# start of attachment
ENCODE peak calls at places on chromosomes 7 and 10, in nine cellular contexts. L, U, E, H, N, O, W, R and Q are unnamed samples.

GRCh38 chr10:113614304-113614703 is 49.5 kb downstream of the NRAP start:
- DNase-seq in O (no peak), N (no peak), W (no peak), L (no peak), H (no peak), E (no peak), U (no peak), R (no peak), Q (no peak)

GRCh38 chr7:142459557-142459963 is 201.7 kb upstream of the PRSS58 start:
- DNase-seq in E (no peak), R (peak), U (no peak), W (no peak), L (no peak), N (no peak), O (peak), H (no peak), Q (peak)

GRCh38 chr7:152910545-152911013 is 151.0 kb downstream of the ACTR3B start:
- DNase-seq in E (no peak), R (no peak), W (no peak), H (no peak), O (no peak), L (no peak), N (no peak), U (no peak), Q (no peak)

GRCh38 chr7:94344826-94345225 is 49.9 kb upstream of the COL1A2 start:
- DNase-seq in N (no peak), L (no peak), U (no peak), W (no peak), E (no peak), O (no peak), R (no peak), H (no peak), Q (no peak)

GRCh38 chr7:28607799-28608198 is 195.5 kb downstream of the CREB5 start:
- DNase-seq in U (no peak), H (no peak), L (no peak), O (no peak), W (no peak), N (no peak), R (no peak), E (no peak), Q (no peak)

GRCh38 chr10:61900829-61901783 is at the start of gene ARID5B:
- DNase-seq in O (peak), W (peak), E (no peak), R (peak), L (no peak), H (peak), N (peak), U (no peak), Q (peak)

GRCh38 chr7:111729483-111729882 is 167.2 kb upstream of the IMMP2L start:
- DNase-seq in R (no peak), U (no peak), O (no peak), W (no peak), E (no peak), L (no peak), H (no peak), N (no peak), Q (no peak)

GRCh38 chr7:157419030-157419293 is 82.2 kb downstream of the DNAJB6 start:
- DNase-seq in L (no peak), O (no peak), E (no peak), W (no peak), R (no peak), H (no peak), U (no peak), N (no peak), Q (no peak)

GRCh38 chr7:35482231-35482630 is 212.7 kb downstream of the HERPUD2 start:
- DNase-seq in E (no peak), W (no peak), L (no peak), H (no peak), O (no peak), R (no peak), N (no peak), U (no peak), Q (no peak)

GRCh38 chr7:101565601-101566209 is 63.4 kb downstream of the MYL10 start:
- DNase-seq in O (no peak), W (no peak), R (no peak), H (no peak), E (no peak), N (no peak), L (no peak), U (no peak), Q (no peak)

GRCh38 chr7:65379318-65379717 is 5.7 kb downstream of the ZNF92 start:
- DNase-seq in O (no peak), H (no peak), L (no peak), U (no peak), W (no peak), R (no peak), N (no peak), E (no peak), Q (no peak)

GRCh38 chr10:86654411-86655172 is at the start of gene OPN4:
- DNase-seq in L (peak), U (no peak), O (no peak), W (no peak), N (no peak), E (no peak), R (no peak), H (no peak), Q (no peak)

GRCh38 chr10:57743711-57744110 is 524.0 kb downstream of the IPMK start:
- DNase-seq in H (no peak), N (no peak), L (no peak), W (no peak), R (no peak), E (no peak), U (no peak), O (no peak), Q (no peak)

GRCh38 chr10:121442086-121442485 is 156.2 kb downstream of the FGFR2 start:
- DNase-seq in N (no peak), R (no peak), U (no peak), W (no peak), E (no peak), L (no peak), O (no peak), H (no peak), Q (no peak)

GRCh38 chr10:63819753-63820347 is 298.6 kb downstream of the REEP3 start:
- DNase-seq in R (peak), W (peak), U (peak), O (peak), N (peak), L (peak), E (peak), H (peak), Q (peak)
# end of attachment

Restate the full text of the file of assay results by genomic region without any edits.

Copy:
ENCODE peak calls at places on chromosomes 7 and 10, in nine cellular contexts. L, U, E, H, N, O, W, R and Q are unnamed samples.

GRCh38 chr10:113614304-113614703 is 49.5 kb downstream of the NRAP start:
- DNase-seq in O (no peak), N (no peak), W (no peak), L (no peak), H (no peak), E (no peak), U (no peak), R (no peak), Q (no peak)

GRCh38 chr7:142459557-142459963 is 201.7 kb upstream of the PRSS58 start:
- DNase-seq in E (no peak), R (peak), U (no peak), W (no peak), L (no peak), N (no peak), O (peak), H (no peak), Q (peak)

GRCh38 chr7:152910545-152911013 is 151.0 kb downstream of the ACTR3B start:
- DNase-seq in E (no peak), R (no peak), W (no peak), H (no peak), O (no peak), L (no peak), N (no peak), U (no peak), Q (no peak)

GRCh38 chr7:94344826-94345225 is 49.9 kb upstream of the COL1A2 start:
- DNase-seq in N (no peak), L (no peak), U (no peak), W (no peak), E (no peak), O (no peak), R (no peak), H (no peak), Q (no peak)

GRCh38 chr7:28607799-28608198 is 195.5 kb downstream of the CREB5 start:
- DNase-seq in U (no peak), H (no peak), L (no peak), O (no peak), W (no peak), N (no peak), R (no peak), E (no peak), Q (no peak)

GRCh38 chr10:61900829-61901783 is at the start of gene ARID5B:
- DNase-seq in O (peak), W (peak), E (no peak), R (peak), L (no peak), H (peak), N (peak), U (no peak), Q (peak)

GRCh38 chr7:111729483-111729882 is 167.2 kb upstream of the IMMP2L start:
- DNase-seq in R (no peak), U (no peak), O (no peak), W (no peak), E (no peak), L (no peak), H (no peak), N (no peak), Q (no peak)

GRCh38 chr7:157419030-157419293 is 82.2 kb downstream of the DNAJB6 start:
- DNase-seq in L (no peak), O (no peak), E (no peak), W (no peak), R (no peak), H (no peak), U (no peak), N (no peak), Q (no peak)

GRCh38 chr7:35482231-35482630 is 212.7 kb downstream of the HERPUD2 start:
- DNase-seq in E (no peak), W (no peak), L (no peak), H (no peak), O (no peak), R (no peak), N (no peak), U (no peak), Q (no peak)

GRCh38 chr7:101565601-101566209 is 63.4 kb downstream of the MYL10 start:
- DNase-seq in O (no peak), W (no peak), R (no peak), H (no peak), E (no peak), N (no peak), L (no peak), U (no peak), Q (no peak)

GRCh38 chr7:65379318-65379717 is 5.7 kb downstream of the ZNF92 start:
- DNase-seq in O (no peak), H (no peak), L (no peak), U (no peak), W (no peak), R (no peak), N (no peak), E (no peak), Q (no peak)

GRCh38 chr10:86654411-86655172 is at the start of gene OPN4:
- DNase-seq in L (peak), U (no peak), O (no peak), W (no peak), N (no peak), E (no peak), R (no peak), H (no peak), Q (no peak)

GRCh38 chr10:57743711-57744110 is 524.0 kb downstream of the IPMK start:
- DNase-seq in H (no peak), N (no peak), L (no peak), W (no peak), R (no peak), E (no peak), U (no peak), O (no peak), Q (no peak)

GRCh38 chr10:121442086-121442485 is 156.2 kb downstream of the FGFR2 start:
- DNase-seq in N (no peak), R (no peak), U (no peak), W (no peak), E (no peak), L (no peak), O (no peak), H (no peak), Q (no peak)

GRCh38 chr10:63819753-63820347 is 298.6 kb downstream of the REEP3 start:
- DNase-seq in R (peak), W (peak), U (peak), O (peak), N (peak), L (peak), E (peak), H (peak), Q (peak)